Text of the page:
body modification

Grace Neutral talks tattoos, body modification and new TV show Needles And Pins

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  • Grace Neutral has over 450K followers on Instagram, elf-shaped ears, violet eyes and a forked tongue. Now, her tv show Needles and Pins is about to debut on Viceland. We had a chat with her to find out more about her journey into the world of tattoos, body modification, and Japanese rope tying...

    ‘I guess it started with my mother. She’s an artist and really inspired by tribal culture from around the world so that was when I was first exposed to them. She inspired me massively when I was young. Then when I was 16 we moved to a port town where tattooing was quite popular. I started getting tattoos when I was about 15 or 16 and it just went from there.

    I had wanted to tattoo my eyes ever since I found about it, but coming up with the colour is the hardest thing because you have to take so much into consideration. I thought about it for a couple of years, thinking am I going to like this colour forever? We can always laser tattoos off (although it’s a long and painful process), whereas with my eyes there’s no going back. But luckily I love my eyes. I’ve had them for nearly five years now. There’s three colours in the wash – purple, white and water mixed in. Imagine your eye being like a lava lamp and the lava is the ink. I think it will change and move around, but I don’t think it will fade.

    Body modification is still a very underground scene – it’s not regulated or certified like plastic surgery. I don’t think any body modification artist works legally and above board because they can’t. There’s only about 4 or 5 people in the entire world who I think are decent body modification artists. The rest are just going off videos they’ve seen on the internet and that is so dangerous.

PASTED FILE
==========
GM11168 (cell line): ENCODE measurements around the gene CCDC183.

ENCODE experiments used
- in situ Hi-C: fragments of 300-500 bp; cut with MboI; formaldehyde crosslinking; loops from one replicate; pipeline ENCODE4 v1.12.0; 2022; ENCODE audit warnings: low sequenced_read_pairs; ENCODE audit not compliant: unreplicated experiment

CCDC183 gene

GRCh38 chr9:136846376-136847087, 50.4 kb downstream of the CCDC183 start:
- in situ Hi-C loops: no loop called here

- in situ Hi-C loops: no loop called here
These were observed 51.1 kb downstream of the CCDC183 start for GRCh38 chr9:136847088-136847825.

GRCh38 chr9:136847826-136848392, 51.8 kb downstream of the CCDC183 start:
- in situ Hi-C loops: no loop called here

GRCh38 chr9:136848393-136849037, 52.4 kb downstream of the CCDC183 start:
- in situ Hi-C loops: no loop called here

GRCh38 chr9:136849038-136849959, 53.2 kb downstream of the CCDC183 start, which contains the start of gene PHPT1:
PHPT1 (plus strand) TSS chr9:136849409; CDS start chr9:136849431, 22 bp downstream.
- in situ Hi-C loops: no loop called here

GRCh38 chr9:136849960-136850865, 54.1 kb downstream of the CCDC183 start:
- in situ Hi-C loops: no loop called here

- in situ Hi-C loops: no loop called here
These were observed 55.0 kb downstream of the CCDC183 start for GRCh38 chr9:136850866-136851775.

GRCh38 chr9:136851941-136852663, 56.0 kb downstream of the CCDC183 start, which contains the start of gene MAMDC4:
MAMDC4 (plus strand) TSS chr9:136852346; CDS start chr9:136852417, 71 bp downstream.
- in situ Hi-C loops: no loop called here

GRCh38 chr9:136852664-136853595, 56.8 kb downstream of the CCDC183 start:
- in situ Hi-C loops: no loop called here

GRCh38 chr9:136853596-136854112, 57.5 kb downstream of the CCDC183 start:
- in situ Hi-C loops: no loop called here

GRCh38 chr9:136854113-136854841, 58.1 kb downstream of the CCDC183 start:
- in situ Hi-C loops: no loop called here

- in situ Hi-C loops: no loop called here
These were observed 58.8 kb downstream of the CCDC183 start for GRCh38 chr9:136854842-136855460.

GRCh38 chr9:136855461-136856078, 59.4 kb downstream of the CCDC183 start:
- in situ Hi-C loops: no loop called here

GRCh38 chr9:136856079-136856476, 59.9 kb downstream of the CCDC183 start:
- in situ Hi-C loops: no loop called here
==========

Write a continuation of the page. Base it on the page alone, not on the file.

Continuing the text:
Body modification is not a spur of the moment thing. Spontaneous tattoos seem quite popular, people will be like ‘oh I’ll go and get a tattoo today.’  Whereas with modifications you have to prepare – take days off work, rest – it’s never going to become as mainstream and accepted as tattooing.

    I feel like I deal with pain very differently to the average person. For me, there’s no such thing as pain, just intense physical sensation. We all feel the daily stresses of life, and it’s become normal to want to leave and dip out of this reality. And we do that in loads of different ways – with the internet, with games, with so many different things. Pain is just another way for me to kind of dip out and focus on my space. I need that sometimes.

    In Japan I got to do Shibari rope tying – basically they tie you in really beautiful ways. I had my hands tied behind my back, and my legs bent and my ankles tied to the backs of my thighs. Then I was suspended up in the air and tied to another girl next to me. It was really, really cool.  I also did a single point fall from a tree in New Zealand. Basically on one end of the rope was the tree and on the other end was me, and I was attached to the rope through a hook going through my chest. When I relaxed, my weight and the tree’s became balanced. It was right on the top of this big cliff face looking out over the beach. It was so cool.’


    body modification


    Grace Neutral: 7 things being a tattoo artist has taught me


    Being a tattoo artist is like being a therapist